Tuesday, November 20, 2007

The Mysterious Shrine, Toke’Alfo

[I wrote this piece from out of a sketchy piece contributed by my friend Patrick for the SARANGGANI SPACE Magazine]

While everybody else is probably still in bed, or just waking up, my friends and I are already on the road headed toward Maasim municipality in Sarangani where we intend to meet Pastor Isla who has promised to guide us to Tampat Shrine. It is a huge pile of rocks left as tribute by people of long ago. But tribute to whom? This is what my friends and I intend to find out.

We arrive at Pastor Isla’s house near the beach in Tinoto at around 6:30 a.m. and after a quick round of introductions, he gets in the car with us. A couple of minutes later he tells Triple, our guide from the governor’s office, to stop the car at a rusty padlocked gate along the General Santos-Sarangani highway.

Pastor Isla points to the other side of the highway where mountains border a ranch as far as the eye can see. Looking closely at the cliffs, we spot the biggest clam in the world, which from our point of view, has become just a speck in the distance but is still clearly visible. Pastor Isla tells us that the clam has been featured several times on national television. He then gets out of the car and calls out loudly to the caretakers of the property on our side of the highway to let us in, because he says in Blaan, “We have come to take a look at Tampat Shrine!”

A boy comes and opens the gate to a vast ranch of thin trees and lots of thorny bushes, but no cattle. The pathway is so uneven that we decide to leave the car some 200 meters away from the gate. In single file, we go down the rocky lane strewn with limestone, and by the time we reach the shore of the Celebes Sea, we are all sweating and thirsty.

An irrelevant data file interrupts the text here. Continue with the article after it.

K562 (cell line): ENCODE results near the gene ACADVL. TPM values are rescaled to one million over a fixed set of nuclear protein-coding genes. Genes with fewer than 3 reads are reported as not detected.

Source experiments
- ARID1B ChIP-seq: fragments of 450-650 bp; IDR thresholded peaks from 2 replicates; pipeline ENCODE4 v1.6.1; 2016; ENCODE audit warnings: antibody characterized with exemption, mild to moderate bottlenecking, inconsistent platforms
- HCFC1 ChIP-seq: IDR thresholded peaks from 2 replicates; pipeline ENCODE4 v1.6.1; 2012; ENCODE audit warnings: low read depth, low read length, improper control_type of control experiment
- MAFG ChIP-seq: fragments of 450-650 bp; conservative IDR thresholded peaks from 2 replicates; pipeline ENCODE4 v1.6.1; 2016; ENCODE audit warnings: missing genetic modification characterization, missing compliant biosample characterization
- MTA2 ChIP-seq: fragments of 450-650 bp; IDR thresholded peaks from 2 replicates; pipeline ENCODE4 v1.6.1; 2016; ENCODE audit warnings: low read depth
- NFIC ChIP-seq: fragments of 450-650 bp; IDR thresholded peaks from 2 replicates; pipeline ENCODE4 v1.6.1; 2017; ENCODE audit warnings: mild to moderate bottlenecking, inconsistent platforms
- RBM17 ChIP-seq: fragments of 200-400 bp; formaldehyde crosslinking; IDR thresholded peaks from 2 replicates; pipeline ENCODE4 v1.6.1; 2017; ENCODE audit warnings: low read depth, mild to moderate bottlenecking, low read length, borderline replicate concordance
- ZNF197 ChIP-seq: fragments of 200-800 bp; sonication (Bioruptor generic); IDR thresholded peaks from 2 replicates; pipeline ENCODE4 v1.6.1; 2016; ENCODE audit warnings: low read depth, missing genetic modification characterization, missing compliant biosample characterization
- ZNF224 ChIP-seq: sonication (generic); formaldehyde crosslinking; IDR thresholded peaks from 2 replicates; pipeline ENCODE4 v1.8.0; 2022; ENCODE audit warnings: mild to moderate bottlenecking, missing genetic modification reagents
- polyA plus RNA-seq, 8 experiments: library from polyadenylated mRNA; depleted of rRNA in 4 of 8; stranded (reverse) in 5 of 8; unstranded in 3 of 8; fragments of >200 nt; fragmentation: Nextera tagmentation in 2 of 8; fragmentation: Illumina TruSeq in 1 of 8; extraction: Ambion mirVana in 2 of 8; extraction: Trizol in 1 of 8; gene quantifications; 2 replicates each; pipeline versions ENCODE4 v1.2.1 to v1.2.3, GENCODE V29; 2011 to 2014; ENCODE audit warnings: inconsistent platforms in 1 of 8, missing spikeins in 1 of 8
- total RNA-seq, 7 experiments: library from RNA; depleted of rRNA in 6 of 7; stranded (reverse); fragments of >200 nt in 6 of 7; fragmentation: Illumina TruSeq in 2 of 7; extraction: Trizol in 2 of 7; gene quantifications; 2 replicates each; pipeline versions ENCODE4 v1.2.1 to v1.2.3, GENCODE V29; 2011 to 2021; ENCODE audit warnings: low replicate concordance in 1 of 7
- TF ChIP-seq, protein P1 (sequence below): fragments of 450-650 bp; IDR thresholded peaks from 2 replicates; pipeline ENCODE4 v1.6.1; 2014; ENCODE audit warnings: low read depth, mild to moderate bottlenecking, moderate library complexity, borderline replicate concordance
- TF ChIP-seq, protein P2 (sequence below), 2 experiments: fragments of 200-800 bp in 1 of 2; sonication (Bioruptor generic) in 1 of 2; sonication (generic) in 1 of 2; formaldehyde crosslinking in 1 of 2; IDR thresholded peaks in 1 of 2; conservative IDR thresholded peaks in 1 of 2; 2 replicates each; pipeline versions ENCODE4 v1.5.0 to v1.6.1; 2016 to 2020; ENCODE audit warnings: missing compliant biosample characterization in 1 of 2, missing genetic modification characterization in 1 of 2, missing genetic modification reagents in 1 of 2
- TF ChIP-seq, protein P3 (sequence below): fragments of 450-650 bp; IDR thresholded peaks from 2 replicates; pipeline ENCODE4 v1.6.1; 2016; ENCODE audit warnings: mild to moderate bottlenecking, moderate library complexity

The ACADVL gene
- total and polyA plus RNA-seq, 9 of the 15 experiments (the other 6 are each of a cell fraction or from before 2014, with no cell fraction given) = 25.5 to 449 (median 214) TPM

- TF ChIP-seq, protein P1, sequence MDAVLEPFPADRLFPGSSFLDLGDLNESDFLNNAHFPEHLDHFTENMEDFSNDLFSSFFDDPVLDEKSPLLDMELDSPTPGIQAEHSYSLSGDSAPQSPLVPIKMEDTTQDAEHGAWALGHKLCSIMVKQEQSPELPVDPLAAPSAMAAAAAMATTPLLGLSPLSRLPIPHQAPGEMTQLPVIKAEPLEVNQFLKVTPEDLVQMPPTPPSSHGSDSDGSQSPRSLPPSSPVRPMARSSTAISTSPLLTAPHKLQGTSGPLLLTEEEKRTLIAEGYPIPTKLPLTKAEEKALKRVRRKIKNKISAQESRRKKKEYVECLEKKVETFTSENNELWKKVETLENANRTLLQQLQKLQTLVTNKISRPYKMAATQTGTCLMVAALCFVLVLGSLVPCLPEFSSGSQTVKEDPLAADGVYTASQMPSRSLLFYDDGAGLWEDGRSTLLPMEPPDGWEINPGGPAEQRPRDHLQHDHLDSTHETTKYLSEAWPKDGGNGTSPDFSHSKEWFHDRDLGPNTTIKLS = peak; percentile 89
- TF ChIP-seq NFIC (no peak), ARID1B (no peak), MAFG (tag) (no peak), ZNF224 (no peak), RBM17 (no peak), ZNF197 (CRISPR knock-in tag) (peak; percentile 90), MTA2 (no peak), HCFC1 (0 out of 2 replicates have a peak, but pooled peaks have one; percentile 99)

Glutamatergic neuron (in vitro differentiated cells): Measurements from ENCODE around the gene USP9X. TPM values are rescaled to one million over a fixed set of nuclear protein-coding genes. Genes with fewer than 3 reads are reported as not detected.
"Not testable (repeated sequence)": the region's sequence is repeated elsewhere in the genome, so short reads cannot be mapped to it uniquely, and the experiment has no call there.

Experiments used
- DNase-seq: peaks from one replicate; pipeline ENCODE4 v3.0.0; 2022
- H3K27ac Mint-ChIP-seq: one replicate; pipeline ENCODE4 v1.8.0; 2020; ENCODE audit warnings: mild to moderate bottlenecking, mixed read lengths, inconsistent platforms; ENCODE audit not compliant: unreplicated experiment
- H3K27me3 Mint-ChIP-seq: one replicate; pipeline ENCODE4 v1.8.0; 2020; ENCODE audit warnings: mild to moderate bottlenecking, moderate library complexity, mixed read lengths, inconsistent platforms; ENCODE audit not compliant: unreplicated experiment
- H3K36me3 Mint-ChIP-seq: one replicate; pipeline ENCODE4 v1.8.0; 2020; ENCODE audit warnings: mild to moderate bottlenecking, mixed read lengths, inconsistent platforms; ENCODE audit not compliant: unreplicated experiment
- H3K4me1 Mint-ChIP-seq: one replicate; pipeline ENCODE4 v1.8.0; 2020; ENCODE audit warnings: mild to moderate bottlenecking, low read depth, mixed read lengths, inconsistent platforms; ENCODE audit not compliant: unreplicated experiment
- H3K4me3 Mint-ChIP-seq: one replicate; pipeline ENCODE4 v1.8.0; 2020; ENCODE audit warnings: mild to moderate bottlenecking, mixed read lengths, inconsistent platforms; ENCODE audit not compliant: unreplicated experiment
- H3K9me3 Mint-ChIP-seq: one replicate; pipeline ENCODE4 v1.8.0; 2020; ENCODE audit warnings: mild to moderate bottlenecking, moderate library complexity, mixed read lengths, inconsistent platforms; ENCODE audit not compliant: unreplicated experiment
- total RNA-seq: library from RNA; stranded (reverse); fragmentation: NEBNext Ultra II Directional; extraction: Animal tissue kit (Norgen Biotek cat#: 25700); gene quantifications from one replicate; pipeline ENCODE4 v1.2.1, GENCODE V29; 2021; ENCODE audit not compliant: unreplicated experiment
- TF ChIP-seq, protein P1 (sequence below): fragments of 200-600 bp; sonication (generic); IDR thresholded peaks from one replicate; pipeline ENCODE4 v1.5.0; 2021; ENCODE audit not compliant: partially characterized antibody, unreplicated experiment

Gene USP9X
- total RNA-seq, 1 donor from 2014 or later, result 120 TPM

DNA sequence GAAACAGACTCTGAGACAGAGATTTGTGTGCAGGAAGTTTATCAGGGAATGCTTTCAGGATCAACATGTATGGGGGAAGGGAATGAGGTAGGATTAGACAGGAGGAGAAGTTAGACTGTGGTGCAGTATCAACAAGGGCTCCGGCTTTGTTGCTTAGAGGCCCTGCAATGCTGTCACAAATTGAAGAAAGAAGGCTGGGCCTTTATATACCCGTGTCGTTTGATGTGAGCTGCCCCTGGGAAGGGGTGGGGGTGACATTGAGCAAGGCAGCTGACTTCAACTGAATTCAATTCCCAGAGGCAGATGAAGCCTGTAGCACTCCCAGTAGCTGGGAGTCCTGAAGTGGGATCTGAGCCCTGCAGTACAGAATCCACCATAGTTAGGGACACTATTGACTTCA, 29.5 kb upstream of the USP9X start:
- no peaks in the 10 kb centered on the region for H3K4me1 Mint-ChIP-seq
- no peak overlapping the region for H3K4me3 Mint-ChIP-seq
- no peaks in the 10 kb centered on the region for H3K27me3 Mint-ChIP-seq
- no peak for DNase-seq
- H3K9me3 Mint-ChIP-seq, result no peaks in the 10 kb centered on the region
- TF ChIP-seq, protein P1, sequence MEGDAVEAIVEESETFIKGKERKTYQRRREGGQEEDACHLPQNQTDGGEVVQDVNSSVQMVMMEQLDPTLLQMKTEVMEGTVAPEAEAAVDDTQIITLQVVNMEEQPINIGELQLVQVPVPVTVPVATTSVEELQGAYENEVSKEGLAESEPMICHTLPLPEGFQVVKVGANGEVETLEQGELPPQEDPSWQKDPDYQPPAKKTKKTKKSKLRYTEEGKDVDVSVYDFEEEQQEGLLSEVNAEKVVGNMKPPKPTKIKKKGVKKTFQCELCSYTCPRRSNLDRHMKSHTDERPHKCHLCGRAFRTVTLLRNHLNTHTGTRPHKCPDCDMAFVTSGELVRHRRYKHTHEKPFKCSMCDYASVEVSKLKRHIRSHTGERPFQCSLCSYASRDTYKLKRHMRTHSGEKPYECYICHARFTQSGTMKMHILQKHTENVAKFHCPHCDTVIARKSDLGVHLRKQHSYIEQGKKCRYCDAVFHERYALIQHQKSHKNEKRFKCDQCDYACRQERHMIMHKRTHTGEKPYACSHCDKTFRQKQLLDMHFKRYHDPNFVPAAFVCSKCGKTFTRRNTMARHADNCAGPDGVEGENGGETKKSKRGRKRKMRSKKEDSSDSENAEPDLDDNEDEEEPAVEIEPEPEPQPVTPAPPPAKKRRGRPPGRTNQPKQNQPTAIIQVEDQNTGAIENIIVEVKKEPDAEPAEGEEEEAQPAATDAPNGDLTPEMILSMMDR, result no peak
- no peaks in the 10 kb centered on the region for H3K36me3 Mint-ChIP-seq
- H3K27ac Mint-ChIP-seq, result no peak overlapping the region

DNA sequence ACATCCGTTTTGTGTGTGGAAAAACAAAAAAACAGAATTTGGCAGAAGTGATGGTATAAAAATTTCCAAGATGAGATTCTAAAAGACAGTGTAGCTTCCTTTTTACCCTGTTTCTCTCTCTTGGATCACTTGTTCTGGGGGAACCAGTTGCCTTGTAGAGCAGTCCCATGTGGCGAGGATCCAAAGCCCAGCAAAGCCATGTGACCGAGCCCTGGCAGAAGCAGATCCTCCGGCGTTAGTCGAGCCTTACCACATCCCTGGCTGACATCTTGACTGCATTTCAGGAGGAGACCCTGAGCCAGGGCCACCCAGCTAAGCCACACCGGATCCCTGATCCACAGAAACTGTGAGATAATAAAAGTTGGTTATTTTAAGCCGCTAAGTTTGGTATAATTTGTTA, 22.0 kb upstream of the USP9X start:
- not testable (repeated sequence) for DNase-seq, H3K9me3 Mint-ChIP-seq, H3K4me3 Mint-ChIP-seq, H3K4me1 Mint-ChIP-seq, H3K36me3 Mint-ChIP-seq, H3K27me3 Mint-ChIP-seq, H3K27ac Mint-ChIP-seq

We walk along the sandy road with the open sea on our right and on the left, huge slabs of shale lining the shore. Finally, we reach the edge of the shoreline where, behind a cluster of houses, is the strangest pile of rocks I have ever seen. It stands more than three meters high, and we are told, each rock got to this spot through the years as homage to Sultan Falalisan. He was a legendary Blaan who had the ability to navigate the seas on a large kawa or cooking pot. (It is a figurative way of saying that he was such a good navigator that he could sail in any contraption—even a cooking pot.)

From where we are standing beside Tampat Shrine, we see a cove with deep blue waters. Three fishers, each in his own banca or boat, sit motionless waiting for fish to take bait. Triple informs us the area is Sigil Cove, where South Point, a popular diving spot, is located. Tampat Shrine happens to be at the very corner of shoreline where the Celebes Sea meets Saranggani Bay.The Shrine’s location is so ideal that it has become the starting point of the annual swimming competition held during the Sarangani Bay Festival every May. Pointing across the sea, Triple says we are facing the Municipality of Glan, the final destination of the swimming competition, and the southernmost municipality of Sarangani.

Pastor Isla tells us that the piled rocks marking the grave of Sultan Falalisan is called Toke’Alfo, a Blaan phrase meaning, One Coconut Tree. This is strange because I have not seen a single coconut growing along the shore. Pastor Isla explains that according to legend, Al Ma’bat, a Blaan forebear of Sultan Falalisan, planted a coconut tree on the spot where the Shrine now stands.

Just like an improvised light tower, I muse. A coconut or shrine located at the point where the Celebes Sea meets Sarangani Bay could serve as a practical navigational marker! Was the Shrine a navigational marker for seafarers looking for protected deep anchorage for their sea vessels? The South Point area of Sigil Cove looks like an ideal spot.

A salty smell from the rocks permeates Tampat Shrine and I decide to walk around to investigate. Some rocks have pieces of nylon rope or string tied through holes. They are probably anchor weights brought by fishers. Carefully circling the Shrine clockwise, I notice slabs of shale in upright position forming 11 rectangles which are clear of rocks and shrubs. A ramp with a north-to-south orientation leads to the top of the Shrine.